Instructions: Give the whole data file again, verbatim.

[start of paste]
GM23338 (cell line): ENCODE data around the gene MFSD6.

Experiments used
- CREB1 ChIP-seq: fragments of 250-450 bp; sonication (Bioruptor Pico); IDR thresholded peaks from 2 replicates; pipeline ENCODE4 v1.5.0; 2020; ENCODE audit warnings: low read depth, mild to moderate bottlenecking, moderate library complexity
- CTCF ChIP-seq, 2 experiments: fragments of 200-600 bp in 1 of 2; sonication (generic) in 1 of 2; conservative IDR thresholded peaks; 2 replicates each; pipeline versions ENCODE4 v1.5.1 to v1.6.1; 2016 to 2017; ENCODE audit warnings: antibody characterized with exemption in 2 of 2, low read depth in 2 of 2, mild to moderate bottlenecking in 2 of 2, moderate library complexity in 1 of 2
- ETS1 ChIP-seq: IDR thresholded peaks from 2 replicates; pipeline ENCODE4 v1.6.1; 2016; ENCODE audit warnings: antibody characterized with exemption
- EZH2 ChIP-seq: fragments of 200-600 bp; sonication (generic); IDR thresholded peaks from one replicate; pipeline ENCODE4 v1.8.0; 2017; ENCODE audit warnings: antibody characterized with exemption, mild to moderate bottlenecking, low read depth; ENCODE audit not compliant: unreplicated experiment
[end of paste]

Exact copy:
GM23338 (cell line): ENCODE data around the gene MFSD6.

Experiments used
- CREB1 ChIP-seq: fragments of 250-450 bp; sonication (Bioruptor Pico); IDR thresholded peaks from 2 replicates; pipeline ENCODE4 v1.5.0; 2020; ENCODE audit warnings: low read depth, mild to moderate bottlenecking, moderate library complexity
- CTCF ChIP-seq, 2 experiments: fragments of 200-600 bp in 1 of 2; sonication (generic) in 1 of 2; conservative IDR thresholded peaks; 2 replicates each; pipeline versions ENCODE4 v1.5.1 to v1.6.1; 2016 to 2017; ENCODE audit warnings: antibody characterized with exemption in 2 of 2, low read depth in 2 of 2, mild to moderate bottlenecking in 2 of 2, moderate library complexity in 1 of 2
- ETS1 ChIP-seq: IDR thresholded peaks from 2 replicates; pipeline ENCODE4 v1.6.1; 2016; ENCODE audit warnings: antibody characterized with exemption
- EZH2 ChIP-seq: fragments of 200-600 bp; sonication (generic); IDR thresholded peaks from one replicate; pipeline ENCODE4 v1.8.0; 2017; ENCODE audit warnings: antibody characterized with exemption, mild to moderate bottlenecking, low read depth; ENCODE audit not compliant: unreplicated experiment